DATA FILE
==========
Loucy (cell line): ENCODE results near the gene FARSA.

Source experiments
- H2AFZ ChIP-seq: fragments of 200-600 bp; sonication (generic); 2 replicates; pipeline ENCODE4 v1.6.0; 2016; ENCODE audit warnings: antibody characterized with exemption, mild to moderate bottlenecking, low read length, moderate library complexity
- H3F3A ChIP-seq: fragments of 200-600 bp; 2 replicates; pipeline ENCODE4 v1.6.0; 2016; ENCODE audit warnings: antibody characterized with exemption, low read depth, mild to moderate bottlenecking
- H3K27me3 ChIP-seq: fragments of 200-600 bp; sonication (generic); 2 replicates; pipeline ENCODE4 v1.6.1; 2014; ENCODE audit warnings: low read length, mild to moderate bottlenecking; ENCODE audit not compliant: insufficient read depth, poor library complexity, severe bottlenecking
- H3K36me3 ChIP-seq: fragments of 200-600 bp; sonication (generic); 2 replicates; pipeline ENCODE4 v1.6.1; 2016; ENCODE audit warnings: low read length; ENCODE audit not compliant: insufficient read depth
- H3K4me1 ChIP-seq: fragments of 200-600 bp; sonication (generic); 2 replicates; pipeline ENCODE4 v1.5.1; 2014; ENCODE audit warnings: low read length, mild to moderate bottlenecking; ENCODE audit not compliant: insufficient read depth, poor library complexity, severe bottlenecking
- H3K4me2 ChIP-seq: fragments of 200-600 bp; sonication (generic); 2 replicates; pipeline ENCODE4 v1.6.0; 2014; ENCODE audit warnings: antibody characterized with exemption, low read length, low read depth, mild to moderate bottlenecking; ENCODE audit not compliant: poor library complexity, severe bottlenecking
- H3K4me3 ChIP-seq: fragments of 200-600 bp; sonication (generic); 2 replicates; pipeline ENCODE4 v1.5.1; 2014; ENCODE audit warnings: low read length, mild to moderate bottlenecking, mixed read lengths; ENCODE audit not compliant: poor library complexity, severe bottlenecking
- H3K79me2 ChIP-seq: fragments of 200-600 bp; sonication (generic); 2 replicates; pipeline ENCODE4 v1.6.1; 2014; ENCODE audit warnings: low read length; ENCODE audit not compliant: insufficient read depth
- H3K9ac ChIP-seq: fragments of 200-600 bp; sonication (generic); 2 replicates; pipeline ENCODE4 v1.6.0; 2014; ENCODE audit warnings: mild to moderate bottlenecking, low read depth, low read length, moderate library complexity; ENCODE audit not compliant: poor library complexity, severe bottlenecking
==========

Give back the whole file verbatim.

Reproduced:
Loucy (cell line): ENCODE results near the gene FARSA.

Source experiments
- H2AFZ ChIP-seq: fragments of 200-600 bp; sonication (generic); 2 replicates; pipeline ENCODE4 v1.6.0; 2016; ENCODE audit warnings: antibody characterized with exemption, mild to moderate bottlenecking, low read length, moderate library complexity
- H3F3A ChIP-seq: fragments of 200-600 bp; 2 replicates; pipeline ENCODE4 v1.6.0; 2016; ENCODE audit warnings: antibody characterized with exemption, low read depth, mild to moderate bottlenecking
- H3K27me3 ChIP-seq: fragments of 200-600 bp; sonication (generic); 2 replicates; pipeline ENCODE4 v1.6.1; 2014; ENCODE audit warnings: low read length, mild to moderate bottlenecking; ENCODE audit not compliant: insufficient read depth, poor library complexity, severe bottlenecking
- H3K36me3 ChIP-seq: fragments of 200-600 bp; sonication (generic); 2 replicates; pipeline ENCODE4 v1.6.1; 2016; ENCODE audit warnings: low read length; ENCODE audit not compliant: insufficient read depth
- H3K4me1 ChIP-seq: fragments of 200-600 bp; sonication (generic); 2 replicates; pipeline ENCODE4 v1.5.1; 2014; ENCODE audit warnings: low read length, mild to moderate bottlenecking; ENCODE audit not compliant: insufficient read depth, poor library complexity, severe bottlenecking
- H3K4me2 ChIP-seq: fragments of 200-600 bp; sonication (generic); 2 replicates; pipeline ENCODE4 v1.6.0; 2014; ENCODE audit warnings: antibody characterized with exemption, low read length, low read depth, mild to moderate bottlenecking; ENCODE audit not compliant: poor library complexity, severe bottlenecking
- H3K4me3 ChIP-seq: fragments of 200-600 bp; sonication (generic); 2 replicates; pipeline ENCODE4 v1.5.1; 2014; ENCODE audit warnings: low read length, mild to moderate bottlenecking, mixed read lengths; ENCODE audit not compliant: poor library complexity, severe bottlenecking
- H3K79me2 ChIP-seq: fragments of 200-600 bp; sonication (generic); 2 replicates; pipeline ENCODE4 v1.6.1; 2014; ENCODE audit warnings: low read length; ENCODE audit not compliant: insufficient read depth
- H3K9ac ChIP-seq: fragments of 200-600 bp; sonication (generic); 2 replicates; pipeline ENCODE4 v1.6.0; 2014; ENCODE audit warnings: mild to moderate bottlenecking, low read depth, low read length, moderate library complexity; ENCODE audit not compliant: poor library complexity, severe bottlenecking